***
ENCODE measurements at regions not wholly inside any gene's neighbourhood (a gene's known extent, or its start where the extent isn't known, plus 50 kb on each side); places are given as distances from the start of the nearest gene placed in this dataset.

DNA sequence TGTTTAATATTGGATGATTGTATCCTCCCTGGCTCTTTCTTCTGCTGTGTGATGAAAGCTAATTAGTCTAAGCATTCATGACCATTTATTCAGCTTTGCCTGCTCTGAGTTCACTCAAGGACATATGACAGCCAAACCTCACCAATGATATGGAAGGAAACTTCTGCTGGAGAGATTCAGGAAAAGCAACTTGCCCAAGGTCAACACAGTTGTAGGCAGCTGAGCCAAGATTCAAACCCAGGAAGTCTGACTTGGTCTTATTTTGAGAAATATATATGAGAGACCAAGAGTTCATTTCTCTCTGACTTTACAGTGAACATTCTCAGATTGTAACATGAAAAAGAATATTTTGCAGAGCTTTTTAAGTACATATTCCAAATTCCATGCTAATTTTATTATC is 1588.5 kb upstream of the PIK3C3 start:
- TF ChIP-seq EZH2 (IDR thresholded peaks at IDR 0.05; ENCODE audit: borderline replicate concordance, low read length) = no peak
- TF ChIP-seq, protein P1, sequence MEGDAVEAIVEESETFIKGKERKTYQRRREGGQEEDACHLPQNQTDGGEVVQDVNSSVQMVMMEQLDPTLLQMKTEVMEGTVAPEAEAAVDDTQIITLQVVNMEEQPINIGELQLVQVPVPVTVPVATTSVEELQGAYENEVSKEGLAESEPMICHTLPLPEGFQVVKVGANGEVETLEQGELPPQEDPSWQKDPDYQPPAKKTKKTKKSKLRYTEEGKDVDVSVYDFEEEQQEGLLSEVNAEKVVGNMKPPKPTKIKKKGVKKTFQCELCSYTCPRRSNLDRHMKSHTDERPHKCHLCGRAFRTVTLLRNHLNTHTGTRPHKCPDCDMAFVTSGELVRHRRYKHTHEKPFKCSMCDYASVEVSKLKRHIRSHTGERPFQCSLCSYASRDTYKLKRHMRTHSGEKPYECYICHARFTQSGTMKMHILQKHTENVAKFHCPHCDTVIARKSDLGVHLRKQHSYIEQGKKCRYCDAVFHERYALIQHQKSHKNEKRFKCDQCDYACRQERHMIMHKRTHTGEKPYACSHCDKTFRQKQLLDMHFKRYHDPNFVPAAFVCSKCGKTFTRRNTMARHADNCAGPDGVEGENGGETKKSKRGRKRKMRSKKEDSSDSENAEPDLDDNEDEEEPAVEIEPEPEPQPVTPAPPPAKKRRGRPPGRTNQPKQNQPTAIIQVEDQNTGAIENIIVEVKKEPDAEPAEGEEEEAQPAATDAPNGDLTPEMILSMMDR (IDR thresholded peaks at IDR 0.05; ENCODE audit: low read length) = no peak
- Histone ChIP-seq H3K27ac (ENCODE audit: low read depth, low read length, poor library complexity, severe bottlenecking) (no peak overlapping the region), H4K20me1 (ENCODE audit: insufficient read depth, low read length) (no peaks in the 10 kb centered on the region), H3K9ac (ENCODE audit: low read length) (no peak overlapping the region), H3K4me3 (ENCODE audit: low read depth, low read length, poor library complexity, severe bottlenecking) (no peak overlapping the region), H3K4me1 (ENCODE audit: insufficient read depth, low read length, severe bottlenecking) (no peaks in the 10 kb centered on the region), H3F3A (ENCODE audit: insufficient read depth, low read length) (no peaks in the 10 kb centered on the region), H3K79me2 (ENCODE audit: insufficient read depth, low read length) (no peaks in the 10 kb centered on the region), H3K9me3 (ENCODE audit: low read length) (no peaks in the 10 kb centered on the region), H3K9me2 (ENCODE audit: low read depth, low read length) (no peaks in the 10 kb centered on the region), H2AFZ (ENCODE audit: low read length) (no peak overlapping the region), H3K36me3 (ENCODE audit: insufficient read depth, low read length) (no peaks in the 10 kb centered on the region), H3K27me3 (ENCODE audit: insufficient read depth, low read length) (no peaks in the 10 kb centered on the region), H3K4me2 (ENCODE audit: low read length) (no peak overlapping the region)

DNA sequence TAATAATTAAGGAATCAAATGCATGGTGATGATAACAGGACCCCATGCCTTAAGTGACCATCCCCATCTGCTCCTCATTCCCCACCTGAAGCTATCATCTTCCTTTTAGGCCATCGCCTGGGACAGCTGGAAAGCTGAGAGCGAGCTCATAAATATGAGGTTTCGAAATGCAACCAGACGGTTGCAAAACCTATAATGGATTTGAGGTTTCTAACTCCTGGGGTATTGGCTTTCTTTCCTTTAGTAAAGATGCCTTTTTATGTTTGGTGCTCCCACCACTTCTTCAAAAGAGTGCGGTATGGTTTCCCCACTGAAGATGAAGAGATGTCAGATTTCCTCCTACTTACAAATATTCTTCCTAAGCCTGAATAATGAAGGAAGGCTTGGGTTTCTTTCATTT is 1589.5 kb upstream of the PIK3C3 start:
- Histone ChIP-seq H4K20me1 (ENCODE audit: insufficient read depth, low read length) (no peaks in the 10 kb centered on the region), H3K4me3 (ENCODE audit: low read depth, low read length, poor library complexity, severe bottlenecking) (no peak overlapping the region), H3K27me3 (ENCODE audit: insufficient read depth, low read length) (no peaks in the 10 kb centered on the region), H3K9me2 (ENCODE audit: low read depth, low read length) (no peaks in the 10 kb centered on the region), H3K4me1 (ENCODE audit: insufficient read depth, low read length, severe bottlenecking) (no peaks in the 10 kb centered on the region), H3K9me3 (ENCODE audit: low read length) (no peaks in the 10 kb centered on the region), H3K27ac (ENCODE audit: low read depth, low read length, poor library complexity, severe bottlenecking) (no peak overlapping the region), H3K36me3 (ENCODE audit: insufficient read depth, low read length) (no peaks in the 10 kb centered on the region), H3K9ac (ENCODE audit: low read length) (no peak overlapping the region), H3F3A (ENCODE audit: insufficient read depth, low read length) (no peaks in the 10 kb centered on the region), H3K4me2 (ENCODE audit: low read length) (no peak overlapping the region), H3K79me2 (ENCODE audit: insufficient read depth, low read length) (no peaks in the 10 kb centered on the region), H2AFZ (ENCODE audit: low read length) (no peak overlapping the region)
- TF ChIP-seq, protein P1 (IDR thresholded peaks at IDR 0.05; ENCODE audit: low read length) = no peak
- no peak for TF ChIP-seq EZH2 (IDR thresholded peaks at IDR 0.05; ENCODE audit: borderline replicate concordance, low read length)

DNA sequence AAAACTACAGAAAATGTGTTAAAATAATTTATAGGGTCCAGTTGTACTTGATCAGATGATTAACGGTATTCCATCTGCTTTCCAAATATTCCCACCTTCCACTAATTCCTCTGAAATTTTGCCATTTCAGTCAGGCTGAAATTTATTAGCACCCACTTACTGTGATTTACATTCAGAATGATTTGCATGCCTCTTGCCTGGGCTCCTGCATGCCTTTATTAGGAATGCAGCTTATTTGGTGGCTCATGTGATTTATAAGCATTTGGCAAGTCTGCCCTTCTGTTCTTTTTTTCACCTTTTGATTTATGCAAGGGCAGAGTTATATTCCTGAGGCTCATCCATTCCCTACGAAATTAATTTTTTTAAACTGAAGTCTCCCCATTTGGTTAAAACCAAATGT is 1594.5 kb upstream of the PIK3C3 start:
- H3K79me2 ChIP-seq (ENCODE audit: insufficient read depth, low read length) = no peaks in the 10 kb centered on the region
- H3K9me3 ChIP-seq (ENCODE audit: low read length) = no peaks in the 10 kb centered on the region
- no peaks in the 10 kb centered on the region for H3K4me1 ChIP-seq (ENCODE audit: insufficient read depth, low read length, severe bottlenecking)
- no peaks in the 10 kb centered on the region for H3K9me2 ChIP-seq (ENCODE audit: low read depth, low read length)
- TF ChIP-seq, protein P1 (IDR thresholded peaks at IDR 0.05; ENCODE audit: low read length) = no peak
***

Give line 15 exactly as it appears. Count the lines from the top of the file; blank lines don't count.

- TF ChIP-seq, protein P1 (IDR thresholded peaks at IDR 0.05; ENCODE audit: low read length) = no peak